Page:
A warm welcome today to readers of one of Canada’s national daily newspapers, the National Post. For those who don’t have access to the newspaper, you can read today’s article (minus the photographs) about Botany Photo of the Day here: “In Science, Beauty. In Beauty, Science” (link no longer works, removed February 2018).
For those investigating the site after reading the paper, I’ll add links to the rest of the BPotD entries featured in the full-page article after seeing the paper copy, but here are a few for now: Linnaea borealis, Vitis vinifera ‘Cabernet Franc’ and Gladiolus flanaganii. You might also like to read the first BPotD entry Melliodendron xylocarpum, read a bit more about Botany Photo of the Day, check out the main page of the UBC Botanical Garden site, or ask a question on the garden’s discussion forums.
Today’s plant is yet another award-winner for gardeners, ‘Profusion’ beautyberry (RHS Award of Garden Merit and a Great Plant Pick). For a gardening perspective on the plant, check out Paghat’s article on beautyberry. Paghat mentions that the berries are not highly preferred by birds, which I agree is true for most years. However, in observing two different plantings of beautyberry at UBC in the past month, I’ve noted an atypical decrease in the number of fruit on the plants (atypical in the fact that it is so early). Attributable to birds? Perhaps–I was joined by a spotted towhee feeding on the fruit while taking photographs of this plant yesterday, which was a bit odd considering the amount of its typically preferred food available.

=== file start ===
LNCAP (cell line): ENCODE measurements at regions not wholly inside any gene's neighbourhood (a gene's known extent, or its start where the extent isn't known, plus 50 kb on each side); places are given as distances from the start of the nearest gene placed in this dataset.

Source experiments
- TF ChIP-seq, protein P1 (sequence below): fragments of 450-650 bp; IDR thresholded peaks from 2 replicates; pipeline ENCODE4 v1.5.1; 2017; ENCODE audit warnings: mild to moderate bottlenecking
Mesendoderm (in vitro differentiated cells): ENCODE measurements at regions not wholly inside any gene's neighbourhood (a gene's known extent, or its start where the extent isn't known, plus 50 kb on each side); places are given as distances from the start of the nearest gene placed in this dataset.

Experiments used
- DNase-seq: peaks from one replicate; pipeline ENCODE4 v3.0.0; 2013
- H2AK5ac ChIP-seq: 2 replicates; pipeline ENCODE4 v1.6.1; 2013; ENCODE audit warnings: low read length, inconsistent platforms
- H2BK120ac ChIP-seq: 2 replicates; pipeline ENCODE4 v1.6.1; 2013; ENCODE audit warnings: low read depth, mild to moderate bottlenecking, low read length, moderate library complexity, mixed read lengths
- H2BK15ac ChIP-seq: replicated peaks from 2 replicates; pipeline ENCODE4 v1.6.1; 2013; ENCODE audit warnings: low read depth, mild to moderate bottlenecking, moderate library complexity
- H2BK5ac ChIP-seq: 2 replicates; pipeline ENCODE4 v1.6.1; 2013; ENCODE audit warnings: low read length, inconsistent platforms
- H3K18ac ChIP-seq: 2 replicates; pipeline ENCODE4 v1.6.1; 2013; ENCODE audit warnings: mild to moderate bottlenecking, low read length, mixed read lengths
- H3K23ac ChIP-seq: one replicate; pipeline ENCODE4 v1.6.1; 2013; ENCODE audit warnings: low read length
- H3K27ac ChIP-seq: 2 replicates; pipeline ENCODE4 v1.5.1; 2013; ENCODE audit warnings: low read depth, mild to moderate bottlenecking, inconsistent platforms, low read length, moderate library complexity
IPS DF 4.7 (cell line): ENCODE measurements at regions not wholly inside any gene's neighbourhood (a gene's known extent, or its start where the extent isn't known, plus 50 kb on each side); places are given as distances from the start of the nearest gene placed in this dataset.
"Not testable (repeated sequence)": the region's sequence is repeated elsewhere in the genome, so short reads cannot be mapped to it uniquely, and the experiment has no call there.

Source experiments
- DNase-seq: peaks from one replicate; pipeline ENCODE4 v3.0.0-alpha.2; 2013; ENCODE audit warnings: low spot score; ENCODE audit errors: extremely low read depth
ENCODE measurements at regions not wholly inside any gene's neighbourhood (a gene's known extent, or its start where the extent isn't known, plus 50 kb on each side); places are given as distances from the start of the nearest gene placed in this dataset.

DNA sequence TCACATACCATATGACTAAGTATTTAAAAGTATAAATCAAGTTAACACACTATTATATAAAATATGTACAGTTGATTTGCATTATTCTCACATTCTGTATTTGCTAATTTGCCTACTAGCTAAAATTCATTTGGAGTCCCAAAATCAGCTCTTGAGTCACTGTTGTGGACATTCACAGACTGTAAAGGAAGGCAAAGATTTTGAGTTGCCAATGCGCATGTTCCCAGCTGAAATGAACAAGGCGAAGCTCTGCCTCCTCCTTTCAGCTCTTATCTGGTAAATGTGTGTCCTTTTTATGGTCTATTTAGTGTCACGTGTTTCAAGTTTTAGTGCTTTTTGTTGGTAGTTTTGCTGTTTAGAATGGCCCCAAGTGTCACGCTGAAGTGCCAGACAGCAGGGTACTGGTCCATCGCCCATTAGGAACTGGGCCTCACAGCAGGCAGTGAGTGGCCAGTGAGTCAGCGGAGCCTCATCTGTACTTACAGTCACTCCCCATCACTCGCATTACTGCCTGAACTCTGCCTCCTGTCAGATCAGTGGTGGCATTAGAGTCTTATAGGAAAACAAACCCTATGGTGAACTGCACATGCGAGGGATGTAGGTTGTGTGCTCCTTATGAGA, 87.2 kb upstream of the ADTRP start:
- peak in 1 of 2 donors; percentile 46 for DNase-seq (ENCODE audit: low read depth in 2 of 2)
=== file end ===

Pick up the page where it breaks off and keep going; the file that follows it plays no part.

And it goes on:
The genus Callicarpa is distributed in Central America, the southeastern United States, tropical and subtropical Asia and northern Australia. The beautyberry found in the southeastern US, Callicarpa americana, is a candidate plant for UBC Botanical Garden‘s new Carolinian Forest garden. Many of the plants planned for the Carolinian Forest have relatives in the flora of southeast Asia, a biogeographical pattern observed in roughly sixty-five different genera of plants that has long been recognized and studied. Indeed, this pattern is one of the research and educational rationales for the Carolinian Forest, particularly for the UBC biologists examining the evolutionary relationships between these plants. If you have institutional or library access to scientific journal articles, a good introduction to the subject is Wen, J. 1999. Evolution of Eastern Asian and Eastern North American Disjunct Distributions in Flowering Plants. Annu. Rev. Ecol. Syst. 30:421-455.
Conservation / philosophy resource link: Two resources on Dr. E.O. Wilson, noted biologist and author, both touching on the idea of reuniting science and the humanities: the first is a filmed lecture, “Synergism Between Science and the Humanities“, and the second is an interview in Salon, “Living in Shimmering Disequilibrium“.